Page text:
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  6. #5
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    I've done that before Jillplum, lol.....we always tidy up before lunch, but when we had all the schoolies here in the holidays, one day they was a big mess and nobody wanted to clear up - so I said nobody gets lunch until they have tidied up! So made all the lunches and true to my word didn't bring any in until they had tidied. nothing like a bit of incentive, lol.

    we tidy up again at the end of the day (just before the majority go home) then if any are staying a bit later, we just get a few quite play time things out.

    Most children co-operate with it, but agreed I do find the boys need more persuasion

  7. #6
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    What are his sensory issues? He may feel overwhelmed with things like tidy up time if there is mess everywhere and the guidelines are just "tidy up" but may be able to cope better if it is more streamlined so you tidy up with the other children some things and then put up the picture of the small cars and say can you tidy these small cars and leave him to it? Too much input could cause a meltdown. Maybe he doesn't like the noise of the toys going into the toy box crashing around and he will never be ok to tidy toys... Sometimes as frustrating as it is we have to adapt our expectation of children with spd and in this case he may just not ever tidy up- in the grand scheme of things this is not so bad. My son has spd and I have given up on expecting him to walk 2 school runs- it is just too unpredictable whether he will cope so instead we go in the car or walk when it's just the one run. This was advise from the paediatrician- to just accept that tasks we consider normal cannot be accessed by everyone. Hope that helps.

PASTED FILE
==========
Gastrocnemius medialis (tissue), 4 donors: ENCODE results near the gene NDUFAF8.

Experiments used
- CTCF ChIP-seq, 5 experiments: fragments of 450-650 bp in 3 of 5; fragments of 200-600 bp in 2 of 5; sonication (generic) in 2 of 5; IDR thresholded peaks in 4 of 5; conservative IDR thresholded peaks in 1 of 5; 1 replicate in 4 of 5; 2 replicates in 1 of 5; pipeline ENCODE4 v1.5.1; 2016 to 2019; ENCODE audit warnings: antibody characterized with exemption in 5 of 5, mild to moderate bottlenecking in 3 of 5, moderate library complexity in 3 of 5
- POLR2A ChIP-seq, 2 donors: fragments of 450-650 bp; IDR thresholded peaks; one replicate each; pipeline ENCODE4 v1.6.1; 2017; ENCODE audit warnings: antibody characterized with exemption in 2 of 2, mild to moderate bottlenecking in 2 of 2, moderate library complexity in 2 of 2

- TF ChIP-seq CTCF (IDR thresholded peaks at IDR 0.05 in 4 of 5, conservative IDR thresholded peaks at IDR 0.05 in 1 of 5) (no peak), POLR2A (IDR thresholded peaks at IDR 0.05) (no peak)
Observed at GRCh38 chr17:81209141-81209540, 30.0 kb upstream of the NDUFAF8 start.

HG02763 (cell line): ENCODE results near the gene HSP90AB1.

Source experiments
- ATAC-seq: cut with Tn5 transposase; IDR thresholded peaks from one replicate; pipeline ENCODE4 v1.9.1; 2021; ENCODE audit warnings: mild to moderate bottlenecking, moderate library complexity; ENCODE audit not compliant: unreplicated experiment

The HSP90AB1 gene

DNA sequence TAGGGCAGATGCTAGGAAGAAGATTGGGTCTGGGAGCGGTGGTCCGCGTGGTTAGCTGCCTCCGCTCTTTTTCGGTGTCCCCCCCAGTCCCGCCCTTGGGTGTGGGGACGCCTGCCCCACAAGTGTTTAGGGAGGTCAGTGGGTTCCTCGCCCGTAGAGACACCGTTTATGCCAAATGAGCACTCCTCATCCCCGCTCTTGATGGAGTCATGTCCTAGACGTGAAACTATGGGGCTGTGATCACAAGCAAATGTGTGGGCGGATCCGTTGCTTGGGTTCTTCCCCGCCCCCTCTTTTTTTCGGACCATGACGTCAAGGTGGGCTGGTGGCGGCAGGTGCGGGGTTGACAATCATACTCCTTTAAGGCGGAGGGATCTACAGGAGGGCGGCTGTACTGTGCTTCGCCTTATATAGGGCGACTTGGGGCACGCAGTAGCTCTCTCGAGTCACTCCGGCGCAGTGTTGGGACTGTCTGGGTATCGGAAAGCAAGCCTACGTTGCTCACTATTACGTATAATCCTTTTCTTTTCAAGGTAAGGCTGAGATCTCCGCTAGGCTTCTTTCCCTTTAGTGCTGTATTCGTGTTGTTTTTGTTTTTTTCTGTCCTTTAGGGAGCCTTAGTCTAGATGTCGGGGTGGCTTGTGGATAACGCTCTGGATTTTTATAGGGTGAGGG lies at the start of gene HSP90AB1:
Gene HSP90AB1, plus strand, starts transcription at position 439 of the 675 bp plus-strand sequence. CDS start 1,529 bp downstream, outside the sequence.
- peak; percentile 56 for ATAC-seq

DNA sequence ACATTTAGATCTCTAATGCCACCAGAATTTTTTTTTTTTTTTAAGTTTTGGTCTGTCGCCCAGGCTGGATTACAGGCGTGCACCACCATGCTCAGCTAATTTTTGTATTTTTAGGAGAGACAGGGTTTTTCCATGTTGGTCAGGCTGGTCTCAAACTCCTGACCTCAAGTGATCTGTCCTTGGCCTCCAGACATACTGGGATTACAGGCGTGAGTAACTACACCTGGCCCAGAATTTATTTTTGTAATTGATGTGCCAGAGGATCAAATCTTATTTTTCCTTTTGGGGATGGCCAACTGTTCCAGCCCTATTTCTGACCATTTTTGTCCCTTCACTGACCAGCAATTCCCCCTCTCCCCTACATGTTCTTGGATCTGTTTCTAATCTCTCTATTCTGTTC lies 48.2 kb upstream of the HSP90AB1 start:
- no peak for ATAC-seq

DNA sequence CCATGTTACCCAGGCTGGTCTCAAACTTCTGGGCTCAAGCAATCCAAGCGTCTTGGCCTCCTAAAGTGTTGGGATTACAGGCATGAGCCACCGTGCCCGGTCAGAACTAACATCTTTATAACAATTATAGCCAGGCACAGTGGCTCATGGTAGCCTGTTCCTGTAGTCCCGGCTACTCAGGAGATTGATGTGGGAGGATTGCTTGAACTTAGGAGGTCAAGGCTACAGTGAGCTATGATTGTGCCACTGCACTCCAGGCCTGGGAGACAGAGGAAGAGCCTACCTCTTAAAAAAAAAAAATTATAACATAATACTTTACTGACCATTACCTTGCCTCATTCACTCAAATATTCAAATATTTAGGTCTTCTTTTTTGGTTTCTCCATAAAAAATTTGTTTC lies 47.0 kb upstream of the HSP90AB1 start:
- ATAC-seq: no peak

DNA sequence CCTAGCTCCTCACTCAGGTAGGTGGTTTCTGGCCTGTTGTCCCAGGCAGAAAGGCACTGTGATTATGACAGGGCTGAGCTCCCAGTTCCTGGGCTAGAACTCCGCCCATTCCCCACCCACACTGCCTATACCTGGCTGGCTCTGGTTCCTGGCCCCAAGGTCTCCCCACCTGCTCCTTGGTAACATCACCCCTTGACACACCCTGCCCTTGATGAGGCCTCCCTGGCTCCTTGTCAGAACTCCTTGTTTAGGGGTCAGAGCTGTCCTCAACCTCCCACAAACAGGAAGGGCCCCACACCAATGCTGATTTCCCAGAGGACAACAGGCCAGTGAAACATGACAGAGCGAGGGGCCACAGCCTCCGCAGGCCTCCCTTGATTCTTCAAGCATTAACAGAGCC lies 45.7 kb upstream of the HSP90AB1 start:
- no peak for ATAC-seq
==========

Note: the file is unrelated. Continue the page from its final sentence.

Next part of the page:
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  9. #7
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    Excuse my ignorance but what is SPD?

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    Sensory processing disorder - part of the autistic spectrum

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    Thank you. I will look it up (I've started caring for an autistic lo) recently :-)

  12. #10
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    Hi watgem. I struggle at tidy up time and mainly care for boys. I end up with toys all piled in a corner or same box. There is also the child who will do anything to get out of tidying up, including suddenly needing the toilet. Have you tried using a large sand timer. I have a 5 min timer and a 10 min timer. The los see if they can finish tidying up before it runs out. If it does run out they can take turns in turning it over. You could use an egg timer too but the sand timer is better visually. (I've mentioned the sand timer before in another thread so sorry if it was yours). Hugs :-)